Just as unlikely as casting Finney for a large singing role, Maui OnStage director Ricky Jones has cast several infrequent singers in the upcoming "Scrooge" production at the Historic Iao Theater. Bricusse's songs might be described as sing-songy, but with a few show-stopping production numbers. Because of this style, unlikely actors like Finney, Gene Wilder and Rex Harrison have been singing Bricusse songs for more than 50 years. Playing the title role on Maui is Brian Connolly, perhaps more likely to be seen onstage as Stanley Kowalski than in a musical.
I asked Connolly if he was intimidated by the role. "This is a huge challenge for me. Singing, dancing, I never leave the stage," he shared. "It's one of my two favorite stories, the other is 'Hamlet,' but this one has a decidedly better ending." Connolly, a truly devoted actor, said he brings the work with him wherever he goes and is constantly working on lines and songs. He shared a story of a day off beach outing with his family:
"When you're singing 'I'll Begin Again,' no one seems to notice much. But, when you practice 'I Hate People,' you tend to get a lot of odd looks and head shakes. People were swimming away from me and leaving the water."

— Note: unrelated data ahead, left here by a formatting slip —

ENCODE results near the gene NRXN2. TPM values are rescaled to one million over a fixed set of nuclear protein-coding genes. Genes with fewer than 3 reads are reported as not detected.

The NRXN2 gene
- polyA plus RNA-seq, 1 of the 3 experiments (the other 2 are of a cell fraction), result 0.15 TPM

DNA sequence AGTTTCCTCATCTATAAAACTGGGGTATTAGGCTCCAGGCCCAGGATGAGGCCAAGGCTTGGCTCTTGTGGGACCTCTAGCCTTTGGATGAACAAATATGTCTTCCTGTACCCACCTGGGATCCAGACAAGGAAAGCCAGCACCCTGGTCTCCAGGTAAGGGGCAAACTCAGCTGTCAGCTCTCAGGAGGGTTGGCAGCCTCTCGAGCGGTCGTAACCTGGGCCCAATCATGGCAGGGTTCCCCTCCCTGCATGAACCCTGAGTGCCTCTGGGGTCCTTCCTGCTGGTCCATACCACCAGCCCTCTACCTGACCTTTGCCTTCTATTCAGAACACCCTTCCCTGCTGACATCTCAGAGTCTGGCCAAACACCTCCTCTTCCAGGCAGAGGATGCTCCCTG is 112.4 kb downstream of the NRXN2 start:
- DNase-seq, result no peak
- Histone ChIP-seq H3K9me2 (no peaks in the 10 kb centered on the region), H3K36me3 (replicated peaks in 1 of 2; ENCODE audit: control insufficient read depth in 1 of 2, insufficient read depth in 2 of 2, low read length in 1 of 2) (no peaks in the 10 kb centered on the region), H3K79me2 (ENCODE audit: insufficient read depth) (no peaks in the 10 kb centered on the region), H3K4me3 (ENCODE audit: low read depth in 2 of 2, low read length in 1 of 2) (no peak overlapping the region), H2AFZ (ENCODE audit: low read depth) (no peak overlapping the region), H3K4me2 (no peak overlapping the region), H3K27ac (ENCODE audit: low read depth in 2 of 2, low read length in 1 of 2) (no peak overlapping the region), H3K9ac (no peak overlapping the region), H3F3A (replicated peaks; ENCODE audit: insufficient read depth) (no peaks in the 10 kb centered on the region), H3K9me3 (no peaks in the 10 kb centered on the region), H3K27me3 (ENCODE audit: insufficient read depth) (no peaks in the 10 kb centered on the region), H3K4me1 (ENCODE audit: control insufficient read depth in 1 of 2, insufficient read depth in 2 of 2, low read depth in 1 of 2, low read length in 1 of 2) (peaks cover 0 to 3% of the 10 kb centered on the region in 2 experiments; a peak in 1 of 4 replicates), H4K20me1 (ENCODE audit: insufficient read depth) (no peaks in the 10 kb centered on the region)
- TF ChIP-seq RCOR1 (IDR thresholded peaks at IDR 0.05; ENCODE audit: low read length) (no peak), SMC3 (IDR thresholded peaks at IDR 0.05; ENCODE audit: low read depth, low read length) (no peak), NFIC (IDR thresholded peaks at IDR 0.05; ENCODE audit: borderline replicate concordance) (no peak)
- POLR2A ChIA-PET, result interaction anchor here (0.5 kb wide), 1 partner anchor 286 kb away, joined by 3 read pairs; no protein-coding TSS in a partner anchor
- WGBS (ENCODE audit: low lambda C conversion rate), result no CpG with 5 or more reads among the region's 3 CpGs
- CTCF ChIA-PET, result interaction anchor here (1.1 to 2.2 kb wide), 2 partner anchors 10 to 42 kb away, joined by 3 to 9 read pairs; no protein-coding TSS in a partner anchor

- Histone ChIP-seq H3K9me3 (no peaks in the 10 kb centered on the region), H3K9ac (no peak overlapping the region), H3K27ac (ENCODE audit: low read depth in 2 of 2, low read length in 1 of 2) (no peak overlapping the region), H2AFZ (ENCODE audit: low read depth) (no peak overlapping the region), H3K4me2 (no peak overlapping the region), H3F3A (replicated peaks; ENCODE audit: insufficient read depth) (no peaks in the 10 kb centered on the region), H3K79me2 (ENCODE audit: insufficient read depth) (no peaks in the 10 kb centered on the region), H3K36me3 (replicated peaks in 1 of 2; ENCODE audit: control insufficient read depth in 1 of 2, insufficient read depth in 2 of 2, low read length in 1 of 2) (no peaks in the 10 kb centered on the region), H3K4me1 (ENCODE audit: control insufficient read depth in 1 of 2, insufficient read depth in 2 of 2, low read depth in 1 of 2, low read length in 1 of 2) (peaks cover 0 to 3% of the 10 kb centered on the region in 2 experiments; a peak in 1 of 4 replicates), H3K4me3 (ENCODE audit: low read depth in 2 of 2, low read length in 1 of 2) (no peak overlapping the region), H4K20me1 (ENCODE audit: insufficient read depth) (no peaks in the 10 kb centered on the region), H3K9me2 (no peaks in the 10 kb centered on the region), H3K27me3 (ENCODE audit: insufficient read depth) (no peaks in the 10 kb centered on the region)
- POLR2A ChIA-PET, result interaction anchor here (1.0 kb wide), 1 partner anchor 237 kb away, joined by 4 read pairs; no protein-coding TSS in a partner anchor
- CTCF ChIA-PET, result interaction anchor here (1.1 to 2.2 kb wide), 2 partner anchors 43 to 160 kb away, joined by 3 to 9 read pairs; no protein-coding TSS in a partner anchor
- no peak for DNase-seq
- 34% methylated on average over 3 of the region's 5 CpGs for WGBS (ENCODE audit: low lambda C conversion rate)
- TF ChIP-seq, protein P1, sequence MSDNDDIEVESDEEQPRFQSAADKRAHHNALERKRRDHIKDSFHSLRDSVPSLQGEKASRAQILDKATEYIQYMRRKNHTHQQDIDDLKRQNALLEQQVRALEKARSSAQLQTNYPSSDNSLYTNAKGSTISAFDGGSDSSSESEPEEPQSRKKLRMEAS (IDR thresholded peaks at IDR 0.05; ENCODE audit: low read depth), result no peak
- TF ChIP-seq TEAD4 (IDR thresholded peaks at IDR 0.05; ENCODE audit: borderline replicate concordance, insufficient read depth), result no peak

Part of the reason Connolly will be onstage for the entire production is Director Jones' vision of Scrooge's world. Scrooge will be surrounded by life, but never a part of it, as if in a bubble while the world circles around him.
Jones shared his thoughts about Scrooge the man with me. "Through the trauma of losing his father and sister and being an awkward child, he wound up isolating himself, as many of us do in life."
No stranger to "Scrooge - the Musical," he has performed in five previous productions as Ebenezer's nephew, as well as a sixth, cast-of-two production, in which he played every part except Scrooge. Jones' vision places Scrooge in one isolated area on stage for the entire show. "His space is invaded and he gets to the edge but he will not cross into the world. Because he did this to himself, he is unable to grow as a person. Stepping outside of our comfort zone is what allows us to grow as people, and when he finally steps out, he is a changed man."
Maui OnStage presents "Scrooge - the Musical" with book, music/lyrics by Bricusse, direction by Jones, musical direction by Steven Dascoulias and choreography by Erin Kowalick. Performances are 7:30 p.m. Fridays and Saturdays and 3 p.m. Sundays, Nov. 29 through Dec. 15, at Historic Iao Theater in Wailuku. Reserved seating tickets range from $17 to $28. For tickets or more information to any Maui OnStage production, call 242-6969 or purchase reserved seats online at mauionstage.com.